What types of “oppositional' moves should you avoid? Consider the following:
•Buying when prices are high — When the financial markets keep rising, many people continue buying more shares in the mistaken belief that “up' is the only direction their investments can go. But while it may be human nature to want to continue racking up gains, it’s not necessarily smart investing. The higher an investment has gone, the more likely it becomes that it will plateau or potentially even drop in value. Of course, an investment may one day rise again, but for the near term, its “upside potential' may be limited, so you might do better by finding other opportunities.
•Selling because prices are low — Just as some investors keep buying when prices are rising, others will sell when prices have dropped, just so they can “cut their losses.' This may be a mistake. If the investment still plays a role in your balanced portfolio, and you believe its prospects are still good, you may want to hold on to it despite its price. Furthermore, if your investment’s decline is due more to an overall drop in the market than a change in its own fundamentals, it may bounce back when the market recovers. Generally speaking, you should sell an investment if your goals or risk tolerance have changed, if you need to rebalance your portfolio or if the investment itself has undergone some type of shift that no longer makes it compatible with your needs.
•Investing too conservatively — Given the volatility we’ve seen in the last couple of years, it’s probably not too surprising that many investors have “pulled back' from the market and put a lot of money in certificates of deposit and other fixed-rate, low-return investments. While there is a place for these vehicles in your portfolio, you won’t want them to become too dominant — because you still need to invest for growth if you’re going to achieve your long-term goals, such as a comfortable retirement. The amount of growth-oriented investments you own will depend on your risk tolerance and time horizon, but there’s no point in your life — even your retirement years — when you won’t need some growth potential.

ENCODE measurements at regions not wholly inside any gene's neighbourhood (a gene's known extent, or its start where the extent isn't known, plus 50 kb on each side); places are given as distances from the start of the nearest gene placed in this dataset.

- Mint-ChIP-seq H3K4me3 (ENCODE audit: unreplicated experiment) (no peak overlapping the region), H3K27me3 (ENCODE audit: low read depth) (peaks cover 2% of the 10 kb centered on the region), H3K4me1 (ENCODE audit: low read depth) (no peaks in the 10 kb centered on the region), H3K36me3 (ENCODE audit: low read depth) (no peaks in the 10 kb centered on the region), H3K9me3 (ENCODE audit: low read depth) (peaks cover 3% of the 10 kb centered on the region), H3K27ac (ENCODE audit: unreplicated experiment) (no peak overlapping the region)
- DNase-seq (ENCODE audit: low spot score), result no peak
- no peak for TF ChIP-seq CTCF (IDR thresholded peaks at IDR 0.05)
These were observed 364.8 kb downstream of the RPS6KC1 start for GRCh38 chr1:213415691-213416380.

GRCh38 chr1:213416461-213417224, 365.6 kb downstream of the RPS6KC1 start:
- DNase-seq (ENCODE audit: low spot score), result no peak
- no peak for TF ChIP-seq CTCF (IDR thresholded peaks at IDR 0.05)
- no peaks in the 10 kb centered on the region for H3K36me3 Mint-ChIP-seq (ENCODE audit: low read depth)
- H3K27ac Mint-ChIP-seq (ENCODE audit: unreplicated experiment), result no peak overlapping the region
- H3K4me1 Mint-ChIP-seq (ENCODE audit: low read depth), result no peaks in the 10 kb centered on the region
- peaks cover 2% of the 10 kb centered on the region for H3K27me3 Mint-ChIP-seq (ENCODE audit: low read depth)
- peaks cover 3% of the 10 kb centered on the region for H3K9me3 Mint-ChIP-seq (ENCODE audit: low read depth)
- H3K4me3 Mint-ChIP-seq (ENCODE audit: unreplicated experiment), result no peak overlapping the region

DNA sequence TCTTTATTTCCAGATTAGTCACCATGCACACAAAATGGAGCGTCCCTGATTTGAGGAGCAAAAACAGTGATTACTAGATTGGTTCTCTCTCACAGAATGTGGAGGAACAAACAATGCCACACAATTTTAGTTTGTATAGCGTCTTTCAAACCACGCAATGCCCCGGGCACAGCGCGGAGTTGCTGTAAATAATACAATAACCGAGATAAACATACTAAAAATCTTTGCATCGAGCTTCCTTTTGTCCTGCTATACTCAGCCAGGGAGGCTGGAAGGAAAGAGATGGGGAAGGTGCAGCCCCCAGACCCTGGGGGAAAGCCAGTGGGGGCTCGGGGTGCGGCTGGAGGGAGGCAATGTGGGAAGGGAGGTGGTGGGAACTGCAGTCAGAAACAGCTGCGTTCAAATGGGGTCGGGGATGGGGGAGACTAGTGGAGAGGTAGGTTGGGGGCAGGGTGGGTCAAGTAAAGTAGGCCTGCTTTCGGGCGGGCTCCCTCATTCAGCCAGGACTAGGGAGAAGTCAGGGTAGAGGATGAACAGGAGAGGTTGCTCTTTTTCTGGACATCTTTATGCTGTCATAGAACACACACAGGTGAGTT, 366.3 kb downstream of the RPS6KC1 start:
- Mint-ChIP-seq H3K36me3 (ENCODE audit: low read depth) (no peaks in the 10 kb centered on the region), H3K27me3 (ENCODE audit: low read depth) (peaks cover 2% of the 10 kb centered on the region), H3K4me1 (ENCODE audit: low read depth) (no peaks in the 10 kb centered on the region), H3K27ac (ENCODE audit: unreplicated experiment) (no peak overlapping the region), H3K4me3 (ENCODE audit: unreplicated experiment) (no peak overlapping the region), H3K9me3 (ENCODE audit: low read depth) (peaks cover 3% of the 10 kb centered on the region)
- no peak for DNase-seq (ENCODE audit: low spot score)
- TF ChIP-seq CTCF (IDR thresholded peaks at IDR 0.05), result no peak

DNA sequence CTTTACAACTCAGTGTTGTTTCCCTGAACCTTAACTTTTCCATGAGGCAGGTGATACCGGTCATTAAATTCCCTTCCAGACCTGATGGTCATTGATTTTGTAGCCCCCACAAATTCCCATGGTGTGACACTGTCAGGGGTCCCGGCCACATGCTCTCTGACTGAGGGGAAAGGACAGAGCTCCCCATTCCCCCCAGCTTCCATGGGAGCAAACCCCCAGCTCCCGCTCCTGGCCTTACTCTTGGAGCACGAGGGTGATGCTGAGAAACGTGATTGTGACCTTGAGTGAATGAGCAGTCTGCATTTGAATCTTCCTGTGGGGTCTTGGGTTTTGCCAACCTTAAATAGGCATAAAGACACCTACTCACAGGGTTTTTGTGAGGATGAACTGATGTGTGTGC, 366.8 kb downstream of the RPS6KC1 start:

•Failing to diversify — It is important to diversify your dollars among stocks, bonds, government securities and other investments. Even within these broad classes, you should diversify — for example, you should consider owning stocks representing different industries and bonds with a variety of issuers and maturities. While diversification, by itself, cannot guarantee a profit or protect against loss, it can help reduce the effects of volatility on your portfolio.
Opposite Day comes but once a year. But making “oppositional' investment moves can have long-lasting — and potentially harmful — effects. So take the time to explore your investment decisions carefully.
About the Author:
This article was submitted by Matt Lubbes, a Financial Advisor with Edward Jones in Littleton, CO. He can be reached at (303) 346-9651. Edward Jones is a leading financial-services company with a presence in the United States, Canada and the United Kingdom. Edward Jones has nearly 7 million clients and prides itself on long-term relationships with all of them. For more information go to http://www.edwardjones.com/.